“She’s created a bunch of grief for us by calling us into a special session that had no deal, on 24 hours’ notice, (on) the day before the (benefits expire), so she could throw us under the bus on Saturday morning,” said Gould, a Republican from Lake Havasu City.

Rep. Doris Goodale, R- Kingman, said Brewer exhibited little leadership during the special session and was pessimistic about the future of the Legislature’s relationship with the executive.

“I think that we’re going back to the days where things were more strained,” she said. “I really hope that this is not a foreshadowing of what our session will be next year.”

And if Republicans’ rejection of Brewer’s unemployment bill was payback for the vetoes, former Rep. Bill Konopnicki warned that that pendulum swings the other way too.

“I think the governor turns out to be the winner in this situation. I also think she has a long memory. I don’t think she’s just going to wholesale veto bills. But if you want key bills to get passed, key bills to you, you have to play ball with the governor, whether you like it or not,” said Konopnicki, a Safford Republican who left office in 2010.

Unsurprisingly, the Governor’s Office, Pearce and Tobin downplayed both the extent of lawmakers’ anger and the possibility that the bad blood would linger. Pearce likened the special session to a family squabble.

“Good people can disagree,” he said. “We sometimes can disagree in families (with) those you love the most. The point is, we have a disagreement. We’re working it out.”

Brewer spokesman Matthew Benson said the governor never intended to make the Legislature look bad, and would not have called the special session if she didn’t believe she had the votes she needed. He also said the governor expects the relationship to bounce back, much as it did after the protracted budget battle of 2009.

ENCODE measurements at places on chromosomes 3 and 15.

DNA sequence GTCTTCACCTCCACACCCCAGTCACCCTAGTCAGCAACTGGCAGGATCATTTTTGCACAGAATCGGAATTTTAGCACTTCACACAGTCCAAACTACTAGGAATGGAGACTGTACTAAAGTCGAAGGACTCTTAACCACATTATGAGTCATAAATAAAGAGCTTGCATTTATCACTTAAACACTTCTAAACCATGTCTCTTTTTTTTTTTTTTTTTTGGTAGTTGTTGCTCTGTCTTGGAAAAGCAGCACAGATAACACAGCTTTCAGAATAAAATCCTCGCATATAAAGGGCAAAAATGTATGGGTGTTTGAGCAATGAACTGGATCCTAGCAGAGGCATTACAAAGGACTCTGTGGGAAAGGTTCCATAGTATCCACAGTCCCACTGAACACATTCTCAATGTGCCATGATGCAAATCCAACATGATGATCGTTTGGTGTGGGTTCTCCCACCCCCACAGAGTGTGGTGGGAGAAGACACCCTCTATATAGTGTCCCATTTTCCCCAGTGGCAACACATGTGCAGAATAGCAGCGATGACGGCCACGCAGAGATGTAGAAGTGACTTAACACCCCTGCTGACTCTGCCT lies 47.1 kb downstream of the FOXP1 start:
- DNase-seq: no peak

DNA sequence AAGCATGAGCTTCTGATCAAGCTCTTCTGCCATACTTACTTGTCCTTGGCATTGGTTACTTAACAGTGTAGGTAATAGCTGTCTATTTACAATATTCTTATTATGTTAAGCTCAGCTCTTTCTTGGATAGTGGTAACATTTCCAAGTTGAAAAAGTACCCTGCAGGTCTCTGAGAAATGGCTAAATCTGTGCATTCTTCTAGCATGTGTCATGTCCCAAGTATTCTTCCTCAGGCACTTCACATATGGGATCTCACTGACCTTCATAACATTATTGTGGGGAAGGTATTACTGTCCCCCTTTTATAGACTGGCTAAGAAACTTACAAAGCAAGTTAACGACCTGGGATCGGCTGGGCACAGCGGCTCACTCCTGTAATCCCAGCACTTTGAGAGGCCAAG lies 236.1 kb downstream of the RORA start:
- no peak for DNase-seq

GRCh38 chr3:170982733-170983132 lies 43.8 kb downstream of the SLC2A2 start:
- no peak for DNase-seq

“It’s perfectly natural that, from time to time in the relationship between the Legislature and the governor, you have bumps in the road. But … she and this Legislature have a lot more in common than they have not in common, and she believes that they’ll continue to be able to work together,” Benson said. “It’s easy to read too much into something like this as something that bodes ill for the relationship. But, really, the governor is confident that these folks are going to be able to continue to work together.”

Lobbyist Mike Gardner said a lack of communication between the Governor’s Office and the Legislature, along with Brewer’s vetoes, strained the relationship between the two branches of government. In addition, Brewer is still getting used to new House Speaker Andy Tobin’s leadership style and demeanor, which Gardner said is much more forceful than that of his predecessor, Kirk Adams. But Gardner predicted that the relationship would be better next session, when they’ll have to cooperate more for the sake of the 2012 election.

Gardner said Brewer’s proposal for a possible special session later in the year to revamp the state’s personnel system could even provide a golden opportunity to mend fences. While many Republicans opposed the extension of federal unemployment benefits, Gardner said most GOP lawmakers agree with Brewer’s plan to dramatically alter the rules that govern state employees.

“It’s common ground. It’s something they can all agree on,” he said. “It’s something that all the Republicans, from the Governor’s Office and the House and the Senate, want to make happen this year.”